© Andrea Canter [Full disclosure. I am the Vice President of the Twin Cities Jazz Society.] The Twin Cities Jazz Society sponsors a series of concerts every year, dubbed Jazz From J to Z. The series title is intended to describe the wide range of music that falls under the jazz label, from trad to swing to big band to bebop to Latin to… even to avant garde and “free” music. But the performance on Sunday night by local free legend Milo Fine was, as far as I can tell, the most “free” ever scheduled by TCJS. The venue was not chosen lightly, and the decision to hold this event at Studio Z seemed logical, given that this space has been home to the area’s quintessential experimental music ensemble, Zeitgeist, and over the years has hosted many of the area’s most creative artists. It’s a fairly small space, maybe if you squeeze you can fit in 70-80. It seemed like the perfect venue for Milo Fine and two new trios playing new music. There was no expectation of a large crowd, and even Milo himself noted before the concert that he is not doing this to attract a big audience, to make money, but because he loves the opportunity to play with like-minded musicians, because he loves to make this music. But to quote my friend Pamela, “this is music that needs to be heard.” But to be heard, it has to fall on human ears. With only nine in the audience, that’s a mere 18 ears. Where was the new music audience, which surely numbers far more than nine on any given night? After all, beyond Zeitgeist, this is a community that sports the St. Paul Chamber Orchestra’s Engine 408 series of new music (revived for the coming season), the Community Pool series at the Black Dog (serving a similar function as the past Fantastic Fridays series), the varied programming of the Walker Art Center (leading it to inclusion on Downbeat’s “Top 100 Jazz Clubs” list), and improvising musicians like Stefan Kac, Adam Linz, Brian Roessler, Mike Lewis, Nathan Hanson, the Fantastic Merlins, and of course, Milo Fine. Yet it is also a community that has seen an erosion in venues that support new music—notably the demise of programming at the Clown Lounge and Café Maude in the past few months. Why only 9 people at Studio Z Sunday night? An early Sunday evening, innocuous weather, free parking across the street, a $10 cover. No competing Super Bowl or Academy Awards. Three of the ten were from TCJS, one was mom to one of the musicians. That leaves only five who had no apparent obligation to attend. Was it a bad night for jazz generally? Across town at the Dakota, inventive vocalist Rachelle Ferrell played to a full house. Chances are slim that the majority of her audience were fans of free improvisation despite Ferrell’s highly creative style. And it was Sunday night, not a lot going on at other venues. Milo Fine plays a lot, a small venues like Homewood Studios and the West Bank School of Music. He has his own following, not droves, but a lot more than nine. Was it a drawback to present an artist at a new venue—would the usual audience pass on yet another gig? But Fine had organized two new ensembles playing new music. This was not a repeat. Was there too little promotion? Milo had announced the gig on his website well in advance. TCJS announced the concert back in September, covered it in detail in its March issue of its monthly newsletter, the Strib carried the announcement, Studio Z promoted the show among the most likely audience, its own. As for the music, the nine of us in the audience Sunday night were treated to the diverse sounds and forms that have always marked Milo Fine’s music. We witnessed the act of artistic creation as Fine (on percussion and piano), tuba master Stefan Kac, and, in turn, cornet/flugelhorn player John O’Neill and saxophonist/vocalist Scott Newell took off on a range of musical ideas, some dispatched quickly, some slowly woven, always fitting Whitney Baillett’s definition of jazz—“the sound of surprise.” It is indeed a sound that needs to be heard. Programmers from the TCJS to the Walker to jazz clubs and concert halls, as keepers and promoters of American culture, need to ensure that this music is accessible. And when it is, we as curious listeners, need to find it, and go hear it. And be surprised. Milo Fine plays in various configurations about every month, between his Homewood Studios and West Bank School of Music series. There’s often something cooking at Studio Z, be it Zeitgeist or guest artists; and the old Hamm’s Brewery is hosting the innovative series of compositions from Ann Millikan, House of Mirrors (last installment on March 29th). The Black Dog Café in St. Paul’s Lowertown hosts free improvising musicians through its Community Pool series, most Friday nights (Dean Magraw and David Seru this Friday night, March 25th).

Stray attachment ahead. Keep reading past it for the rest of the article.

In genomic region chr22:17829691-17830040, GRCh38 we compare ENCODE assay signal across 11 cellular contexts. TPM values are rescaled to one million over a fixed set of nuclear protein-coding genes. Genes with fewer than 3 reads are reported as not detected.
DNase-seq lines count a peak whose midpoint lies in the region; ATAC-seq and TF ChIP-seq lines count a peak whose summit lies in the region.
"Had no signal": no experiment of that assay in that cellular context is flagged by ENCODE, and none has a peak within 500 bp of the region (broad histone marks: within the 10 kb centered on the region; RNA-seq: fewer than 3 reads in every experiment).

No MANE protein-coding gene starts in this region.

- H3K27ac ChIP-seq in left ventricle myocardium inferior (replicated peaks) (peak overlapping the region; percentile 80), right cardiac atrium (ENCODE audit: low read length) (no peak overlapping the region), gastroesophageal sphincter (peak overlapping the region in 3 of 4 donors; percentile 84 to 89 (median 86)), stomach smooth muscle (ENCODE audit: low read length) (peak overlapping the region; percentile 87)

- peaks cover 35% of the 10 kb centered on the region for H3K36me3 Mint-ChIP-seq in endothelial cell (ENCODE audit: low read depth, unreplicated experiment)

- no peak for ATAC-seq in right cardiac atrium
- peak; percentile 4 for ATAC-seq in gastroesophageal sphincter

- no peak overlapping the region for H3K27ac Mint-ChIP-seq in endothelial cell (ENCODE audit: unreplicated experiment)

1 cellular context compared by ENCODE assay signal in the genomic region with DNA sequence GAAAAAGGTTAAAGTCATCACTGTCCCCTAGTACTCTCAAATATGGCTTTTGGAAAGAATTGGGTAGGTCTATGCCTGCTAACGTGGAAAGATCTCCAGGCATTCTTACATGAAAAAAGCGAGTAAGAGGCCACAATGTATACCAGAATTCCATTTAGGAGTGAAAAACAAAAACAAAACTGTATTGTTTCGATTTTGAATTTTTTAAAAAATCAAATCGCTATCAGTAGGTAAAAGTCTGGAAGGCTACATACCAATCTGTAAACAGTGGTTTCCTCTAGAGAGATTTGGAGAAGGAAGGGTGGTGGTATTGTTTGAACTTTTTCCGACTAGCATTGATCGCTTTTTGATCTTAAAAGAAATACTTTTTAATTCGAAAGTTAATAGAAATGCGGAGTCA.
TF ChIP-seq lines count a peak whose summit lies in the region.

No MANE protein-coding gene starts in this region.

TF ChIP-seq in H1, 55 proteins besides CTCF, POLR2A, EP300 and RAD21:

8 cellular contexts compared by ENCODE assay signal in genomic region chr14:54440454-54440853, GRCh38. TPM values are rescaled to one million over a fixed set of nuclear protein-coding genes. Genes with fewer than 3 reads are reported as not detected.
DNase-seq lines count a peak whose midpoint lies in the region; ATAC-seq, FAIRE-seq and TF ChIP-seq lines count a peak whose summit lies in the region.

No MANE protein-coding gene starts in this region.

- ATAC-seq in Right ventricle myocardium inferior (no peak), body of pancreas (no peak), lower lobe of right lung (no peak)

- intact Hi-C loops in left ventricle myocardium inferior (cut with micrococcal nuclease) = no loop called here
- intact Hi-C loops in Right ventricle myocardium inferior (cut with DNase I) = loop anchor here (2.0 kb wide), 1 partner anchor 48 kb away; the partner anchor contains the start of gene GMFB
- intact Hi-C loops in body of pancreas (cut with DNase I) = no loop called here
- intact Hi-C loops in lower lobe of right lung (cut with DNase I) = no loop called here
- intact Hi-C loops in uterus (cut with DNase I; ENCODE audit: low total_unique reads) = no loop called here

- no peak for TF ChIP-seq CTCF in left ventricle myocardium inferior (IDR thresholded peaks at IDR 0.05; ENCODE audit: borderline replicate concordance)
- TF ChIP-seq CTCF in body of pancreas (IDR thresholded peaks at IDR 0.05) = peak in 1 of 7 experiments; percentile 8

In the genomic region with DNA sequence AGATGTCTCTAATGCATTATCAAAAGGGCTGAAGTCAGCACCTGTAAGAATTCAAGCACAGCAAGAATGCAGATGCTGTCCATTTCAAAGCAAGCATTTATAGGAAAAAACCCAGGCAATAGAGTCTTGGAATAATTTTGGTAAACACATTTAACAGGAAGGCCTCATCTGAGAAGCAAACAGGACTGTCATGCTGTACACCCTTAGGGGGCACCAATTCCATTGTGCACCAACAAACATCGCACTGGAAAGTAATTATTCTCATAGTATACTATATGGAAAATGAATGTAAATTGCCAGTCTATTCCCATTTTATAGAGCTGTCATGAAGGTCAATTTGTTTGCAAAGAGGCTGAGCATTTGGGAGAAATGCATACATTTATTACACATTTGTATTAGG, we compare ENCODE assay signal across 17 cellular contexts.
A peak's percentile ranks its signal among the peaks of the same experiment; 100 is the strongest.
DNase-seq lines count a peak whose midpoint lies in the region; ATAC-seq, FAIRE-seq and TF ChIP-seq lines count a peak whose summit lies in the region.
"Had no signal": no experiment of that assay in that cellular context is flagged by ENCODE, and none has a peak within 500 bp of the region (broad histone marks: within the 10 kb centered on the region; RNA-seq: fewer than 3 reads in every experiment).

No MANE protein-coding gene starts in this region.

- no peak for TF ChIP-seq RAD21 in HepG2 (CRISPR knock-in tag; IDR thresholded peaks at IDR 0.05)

Photos: (Top to bottom), Milo Fine bowing a cymbal; Fine between drum kit and piano; Stefan Kac (all at Studio Z on March 20, 2011, photos by Andrea Canter)